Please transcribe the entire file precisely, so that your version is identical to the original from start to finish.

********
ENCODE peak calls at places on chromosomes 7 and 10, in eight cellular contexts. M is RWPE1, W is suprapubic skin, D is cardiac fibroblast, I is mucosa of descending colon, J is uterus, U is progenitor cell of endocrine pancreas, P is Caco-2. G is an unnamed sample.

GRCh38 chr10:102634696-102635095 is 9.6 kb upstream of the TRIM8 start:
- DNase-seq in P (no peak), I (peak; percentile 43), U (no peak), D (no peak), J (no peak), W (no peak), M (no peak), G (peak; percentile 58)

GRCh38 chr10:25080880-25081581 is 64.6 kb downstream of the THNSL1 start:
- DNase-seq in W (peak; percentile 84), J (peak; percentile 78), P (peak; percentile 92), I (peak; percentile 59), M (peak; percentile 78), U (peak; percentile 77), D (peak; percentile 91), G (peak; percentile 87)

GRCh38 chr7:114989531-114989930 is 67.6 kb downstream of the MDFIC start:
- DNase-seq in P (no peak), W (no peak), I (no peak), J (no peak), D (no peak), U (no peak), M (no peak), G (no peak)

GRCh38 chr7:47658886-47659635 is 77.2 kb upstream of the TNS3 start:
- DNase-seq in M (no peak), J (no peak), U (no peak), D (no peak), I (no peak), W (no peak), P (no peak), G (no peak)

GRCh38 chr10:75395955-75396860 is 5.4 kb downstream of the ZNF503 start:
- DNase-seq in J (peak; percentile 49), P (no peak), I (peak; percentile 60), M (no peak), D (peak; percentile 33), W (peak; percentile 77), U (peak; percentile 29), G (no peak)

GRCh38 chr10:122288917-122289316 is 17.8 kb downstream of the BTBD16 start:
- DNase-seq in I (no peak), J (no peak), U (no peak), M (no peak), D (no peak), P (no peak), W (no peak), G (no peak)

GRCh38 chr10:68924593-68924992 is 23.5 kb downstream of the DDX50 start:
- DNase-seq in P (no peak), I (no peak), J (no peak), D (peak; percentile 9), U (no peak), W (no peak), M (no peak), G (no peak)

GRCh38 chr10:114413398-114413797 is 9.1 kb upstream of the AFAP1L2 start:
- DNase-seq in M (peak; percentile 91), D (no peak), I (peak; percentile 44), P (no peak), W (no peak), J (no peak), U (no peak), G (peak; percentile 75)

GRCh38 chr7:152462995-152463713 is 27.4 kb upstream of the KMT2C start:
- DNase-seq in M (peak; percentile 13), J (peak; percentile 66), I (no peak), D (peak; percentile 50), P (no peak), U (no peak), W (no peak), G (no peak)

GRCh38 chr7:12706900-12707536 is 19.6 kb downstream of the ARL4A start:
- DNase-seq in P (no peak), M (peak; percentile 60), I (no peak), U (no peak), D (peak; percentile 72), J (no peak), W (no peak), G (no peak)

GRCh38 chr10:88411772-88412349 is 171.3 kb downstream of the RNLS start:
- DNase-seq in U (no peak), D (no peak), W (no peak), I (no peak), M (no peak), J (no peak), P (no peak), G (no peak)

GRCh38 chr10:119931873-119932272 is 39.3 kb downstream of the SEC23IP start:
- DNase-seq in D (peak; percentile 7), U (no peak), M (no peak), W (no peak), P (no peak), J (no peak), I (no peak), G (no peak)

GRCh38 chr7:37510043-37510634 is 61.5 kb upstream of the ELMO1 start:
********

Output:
ENCODE peak calls at places on chromosomes 7 and 10, in eight cellular contexts. M is RWPE1, W is suprapubic skin, D is cardiac fibroblast, I is mucosa of descending colon, J is uterus, U is progenitor cell of endocrine pancreas, P is Caco-2. G is an unnamed sample.

GRCh38 chr10:102634696-102635095 is 9.6 kb upstream of the TRIM8 start:
- DNase-seq in P (no peak), I (peak; percentile 43), U (no peak), D (no peak), J (no peak), W (no peak), M (no peak), G (peak; percentile 58)

GRCh38 chr10:25080880-25081581 is 64.6 kb downstream of the THNSL1 start:
- DNase-seq in W (peak; percentile 84), J (peak; percentile 78), P (peak; percentile 92), I (peak; percentile 59), M (peak; percentile 78), U (peak; percentile 77), D (peak; percentile 91), G (peak; percentile 87)

GRCh38 chr7:114989531-114989930 is 67.6 kb downstream of the MDFIC start:
- DNase-seq in P (no peak), W (no peak), I (no peak), J (no peak), D (no peak), U (no peak), M (no peak), G (no peak)

GRCh38 chr7:47658886-47659635 is 77.2 kb upstream of the TNS3 start:
- DNase-seq in M (no peak), J (no peak), U (no peak), D (no peak), I (no peak), W (no peak), P (no peak), G (no peak)

GRCh38 chr10:75395955-75396860 is 5.4 kb downstream of the ZNF503 start:
- DNase-seq in J (peak; percentile 49), P (no peak), I (peak; percentile 60), M (no peak), D (peak; percentile 33), W (peak; percentile 77), U (peak; percentile 29), G (no peak)

GRCh38 chr10:122288917-122289316 is 17.8 kb downstream of the BTBD16 start:
- DNase-seq in I (no peak), J (no peak), U (no peak), M (no peak), D (no peak), P (no peak), W (no peak), G (no peak)

GRCh38 chr10:68924593-68924992 is 23.5 kb downstream of the DDX50 start:
- DNase-seq in P (no peak), I (no peak), J (no peak), D (peak; percentile 9), U (no peak), W (no peak), M (no peak), G (no peak)

GRCh38 chr10:114413398-114413797 is 9.1 kb upstream of the AFAP1L2 start:
- DNase-seq in M (peak; percentile 91), D (no peak), I (peak; percentile 44), P (no peak), W (no peak), J (no peak), U (no peak), G (peak; percentile 75)

GRCh38 chr7:152462995-152463713 is 27.4 kb upstream of the KMT2C start:
- DNase-seq in M (peak; percentile 13), J (peak; percentile 66), I (no peak), D (peak; percentile 50), P (no peak), U (no peak), W (no peak), G (no peak)

GRCh38 chr7:12706900-12707536 is 19.6 kb downstream of the ARL4A start:
- DNase-seq in P (no peak), M (peak; percentile 60), I (no peak), U (no peak), D (peak; percentile 72), J (no peak), W (no peak), G (no peak)

GRCh38 chr10:88411772-88412349 is 171.3 kb downstream of the RNLS start:
- DNase-seq in U (no peak), D (no peak), W (no peak), I (no peak), M (no peak), J (no peak), P (no peak), G (no peak)

GRCh38 chr10:119931873-119932272 is 39.3 kb downstream of the SEC23IP start:
- DNase-seq in D (peak; percentile 7), U (no peak), M (no peak), W (no peak), P (no peak), J (no peak), I (no peak), G (no peak)

GRCh38 chr7:37510043-37510634 is 61.5 kb upstream of the ELMO1 start: